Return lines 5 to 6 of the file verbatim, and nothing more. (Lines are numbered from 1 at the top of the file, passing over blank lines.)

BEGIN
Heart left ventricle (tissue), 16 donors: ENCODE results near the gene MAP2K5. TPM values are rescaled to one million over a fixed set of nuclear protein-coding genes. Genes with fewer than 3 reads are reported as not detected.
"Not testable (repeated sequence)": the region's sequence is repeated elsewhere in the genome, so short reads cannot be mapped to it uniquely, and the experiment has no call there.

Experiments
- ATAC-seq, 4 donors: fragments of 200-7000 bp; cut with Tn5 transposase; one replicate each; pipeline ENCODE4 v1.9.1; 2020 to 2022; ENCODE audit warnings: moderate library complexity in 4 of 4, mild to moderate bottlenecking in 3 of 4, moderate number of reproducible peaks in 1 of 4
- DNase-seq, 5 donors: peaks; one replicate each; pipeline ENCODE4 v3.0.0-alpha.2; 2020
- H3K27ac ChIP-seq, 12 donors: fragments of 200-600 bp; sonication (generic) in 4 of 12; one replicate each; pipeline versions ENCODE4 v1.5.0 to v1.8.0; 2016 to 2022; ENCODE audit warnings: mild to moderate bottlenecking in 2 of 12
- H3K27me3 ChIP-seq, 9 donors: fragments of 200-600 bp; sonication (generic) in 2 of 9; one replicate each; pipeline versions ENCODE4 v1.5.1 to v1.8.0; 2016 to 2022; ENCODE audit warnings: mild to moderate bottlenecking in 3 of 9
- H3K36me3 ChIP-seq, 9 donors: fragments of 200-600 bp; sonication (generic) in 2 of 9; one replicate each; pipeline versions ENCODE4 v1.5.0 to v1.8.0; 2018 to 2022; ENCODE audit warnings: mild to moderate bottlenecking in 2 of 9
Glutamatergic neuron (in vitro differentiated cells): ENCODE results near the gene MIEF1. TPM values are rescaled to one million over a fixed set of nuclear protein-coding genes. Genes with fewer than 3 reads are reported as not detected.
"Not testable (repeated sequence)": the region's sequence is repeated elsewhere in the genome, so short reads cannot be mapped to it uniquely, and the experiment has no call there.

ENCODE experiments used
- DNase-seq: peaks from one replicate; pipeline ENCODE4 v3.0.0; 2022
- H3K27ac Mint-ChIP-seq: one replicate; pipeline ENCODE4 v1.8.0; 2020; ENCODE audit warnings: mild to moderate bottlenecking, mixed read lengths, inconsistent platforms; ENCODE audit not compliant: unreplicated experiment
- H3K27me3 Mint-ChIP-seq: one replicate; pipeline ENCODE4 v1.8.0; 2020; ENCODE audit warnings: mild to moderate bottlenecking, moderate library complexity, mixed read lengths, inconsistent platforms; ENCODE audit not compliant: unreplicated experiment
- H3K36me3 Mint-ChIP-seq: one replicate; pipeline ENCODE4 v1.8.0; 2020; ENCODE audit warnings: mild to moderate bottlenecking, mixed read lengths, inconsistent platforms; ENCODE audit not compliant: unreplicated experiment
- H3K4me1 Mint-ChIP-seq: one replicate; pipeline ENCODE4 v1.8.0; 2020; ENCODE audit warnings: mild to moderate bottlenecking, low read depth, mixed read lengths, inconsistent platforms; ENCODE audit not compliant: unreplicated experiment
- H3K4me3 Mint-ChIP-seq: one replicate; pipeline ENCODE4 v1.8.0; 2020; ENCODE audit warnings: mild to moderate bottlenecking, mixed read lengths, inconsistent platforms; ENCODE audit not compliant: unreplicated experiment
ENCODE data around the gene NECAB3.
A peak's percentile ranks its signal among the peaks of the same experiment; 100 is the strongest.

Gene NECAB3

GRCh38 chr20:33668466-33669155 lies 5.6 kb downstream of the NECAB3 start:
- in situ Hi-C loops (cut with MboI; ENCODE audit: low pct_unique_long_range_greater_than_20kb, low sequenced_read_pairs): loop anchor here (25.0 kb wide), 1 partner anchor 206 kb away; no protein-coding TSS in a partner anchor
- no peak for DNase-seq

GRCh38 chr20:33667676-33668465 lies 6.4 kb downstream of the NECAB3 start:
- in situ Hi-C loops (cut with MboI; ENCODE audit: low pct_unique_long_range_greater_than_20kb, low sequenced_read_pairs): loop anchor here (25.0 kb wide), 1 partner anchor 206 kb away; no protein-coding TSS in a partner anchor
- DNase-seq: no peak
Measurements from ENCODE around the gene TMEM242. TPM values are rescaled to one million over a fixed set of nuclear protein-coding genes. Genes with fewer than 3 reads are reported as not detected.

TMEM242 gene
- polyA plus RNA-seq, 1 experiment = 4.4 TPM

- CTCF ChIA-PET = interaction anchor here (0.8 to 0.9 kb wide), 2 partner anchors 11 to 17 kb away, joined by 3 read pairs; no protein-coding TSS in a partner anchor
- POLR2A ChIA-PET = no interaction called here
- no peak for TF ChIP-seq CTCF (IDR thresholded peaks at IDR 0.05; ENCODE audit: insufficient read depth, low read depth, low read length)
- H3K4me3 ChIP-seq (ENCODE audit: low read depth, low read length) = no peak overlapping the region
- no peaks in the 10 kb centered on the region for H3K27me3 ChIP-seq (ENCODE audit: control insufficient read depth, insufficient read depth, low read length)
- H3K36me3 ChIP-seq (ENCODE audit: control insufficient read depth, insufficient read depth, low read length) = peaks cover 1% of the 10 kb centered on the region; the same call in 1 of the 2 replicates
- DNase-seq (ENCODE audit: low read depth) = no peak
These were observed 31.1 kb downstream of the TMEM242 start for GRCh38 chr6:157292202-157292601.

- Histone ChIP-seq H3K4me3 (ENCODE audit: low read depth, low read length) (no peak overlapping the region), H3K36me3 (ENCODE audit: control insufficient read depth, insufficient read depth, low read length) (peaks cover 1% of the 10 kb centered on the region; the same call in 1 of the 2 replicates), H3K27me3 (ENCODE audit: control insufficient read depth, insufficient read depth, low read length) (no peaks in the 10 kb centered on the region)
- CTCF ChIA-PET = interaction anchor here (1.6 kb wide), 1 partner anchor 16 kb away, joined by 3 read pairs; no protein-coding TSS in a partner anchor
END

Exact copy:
- DNase-seq, 5 donors: peaks; one replicate each; pipeline ENCODE4 v3.0.0-alpha.2; 2020
- H3K27ac ChIP-seq, 12 donors: fragments of 200-600 bp; sonication (generic) in 4 of 12; one replicate each; pipeline versions ENCODE4 v1.5.0 to v1.8.0; 2016 to 2022; ENCODE audit warnings: mild to moderate bottlenecking in 2 of 12